In Cumberland County today, prosecutors are arguing that Gregory Weeks, the Senior Resident Superior Court Judge for the county, should be disqualified from hearing claims under the Racial Justice Act. Weeks is a 23-year veteran of the bench – who also happens to be African-American. Of course, prosecutors aren’t saying that they want Weeks off the case because he’s black. They claim that Weeks should recuse himself because he has presided over some of the death penalty trials in question, and therefore might be a witness. If this were the State’s true motivation, it seems that they would also have moved to recuse Judge William Wood, who is presiding over Racial Justice Act claims in Forsyth County. Wood, who is white, has also been the trial judge in a death penalty case affected by the RJA.
Duke University law professor Jim Coleman says, “It looks like they’re trying to get rid of an African-American judge and have the case heard by someone who likely would not be African-American…They’re accused of manipulating the jury on the basis of race. It’s ironic that they would do something that looks like they’re trying to … manipulate the judge who would hear the case [for the same reason].”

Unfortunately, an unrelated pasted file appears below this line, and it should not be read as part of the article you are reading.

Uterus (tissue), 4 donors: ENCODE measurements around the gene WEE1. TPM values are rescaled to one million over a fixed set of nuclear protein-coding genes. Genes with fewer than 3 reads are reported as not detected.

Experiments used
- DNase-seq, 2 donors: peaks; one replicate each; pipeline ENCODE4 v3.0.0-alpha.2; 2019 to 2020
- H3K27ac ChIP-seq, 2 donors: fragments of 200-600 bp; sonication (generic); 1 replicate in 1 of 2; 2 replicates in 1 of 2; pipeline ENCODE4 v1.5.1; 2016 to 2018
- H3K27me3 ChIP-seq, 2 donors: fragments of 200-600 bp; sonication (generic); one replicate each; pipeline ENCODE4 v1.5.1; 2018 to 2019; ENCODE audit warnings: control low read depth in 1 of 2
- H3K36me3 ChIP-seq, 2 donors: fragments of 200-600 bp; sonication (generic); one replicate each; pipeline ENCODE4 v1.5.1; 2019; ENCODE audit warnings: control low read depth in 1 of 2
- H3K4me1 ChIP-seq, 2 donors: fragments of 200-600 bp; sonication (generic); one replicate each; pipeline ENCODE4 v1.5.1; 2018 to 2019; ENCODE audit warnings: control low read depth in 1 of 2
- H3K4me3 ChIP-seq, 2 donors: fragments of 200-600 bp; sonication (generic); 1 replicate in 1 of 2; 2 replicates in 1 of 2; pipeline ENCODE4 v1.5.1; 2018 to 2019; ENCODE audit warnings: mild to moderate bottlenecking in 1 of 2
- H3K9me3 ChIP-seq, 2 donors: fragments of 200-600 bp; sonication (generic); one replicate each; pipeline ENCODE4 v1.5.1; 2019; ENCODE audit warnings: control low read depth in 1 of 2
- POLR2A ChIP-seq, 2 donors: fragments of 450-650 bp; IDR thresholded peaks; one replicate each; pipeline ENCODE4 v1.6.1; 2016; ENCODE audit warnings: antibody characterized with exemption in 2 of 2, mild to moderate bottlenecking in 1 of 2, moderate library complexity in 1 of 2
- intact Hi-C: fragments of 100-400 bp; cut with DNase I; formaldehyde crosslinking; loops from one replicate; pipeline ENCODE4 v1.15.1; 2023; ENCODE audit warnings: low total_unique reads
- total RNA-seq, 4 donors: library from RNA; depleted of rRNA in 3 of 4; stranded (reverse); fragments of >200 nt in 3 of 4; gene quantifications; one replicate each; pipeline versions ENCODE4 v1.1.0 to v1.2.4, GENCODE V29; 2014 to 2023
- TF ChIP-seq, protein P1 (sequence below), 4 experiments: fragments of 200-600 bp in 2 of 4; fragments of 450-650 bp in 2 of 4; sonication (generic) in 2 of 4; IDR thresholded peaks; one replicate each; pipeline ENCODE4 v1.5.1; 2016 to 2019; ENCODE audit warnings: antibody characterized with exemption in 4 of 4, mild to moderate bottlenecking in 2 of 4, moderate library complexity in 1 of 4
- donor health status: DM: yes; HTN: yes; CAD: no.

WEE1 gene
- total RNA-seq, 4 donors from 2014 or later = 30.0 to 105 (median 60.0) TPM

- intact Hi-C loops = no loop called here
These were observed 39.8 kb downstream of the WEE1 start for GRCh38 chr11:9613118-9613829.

The State made its motion on the eve of the first real test of the RJA, a hearing that was to take place before Judge Weeks on November 14th. That hearing may now be delayed. The State’s motion is highly unusual and perhaps unprecedented. Attorney Ken Rose says, “I’ve been doing this 30 years. I’ve never seen a judge recused for that reason.” Judge Weeks has retained his own lawyer, Fred Webb, to argue that it is inappropriate to call a judge as a witness under these circumstances.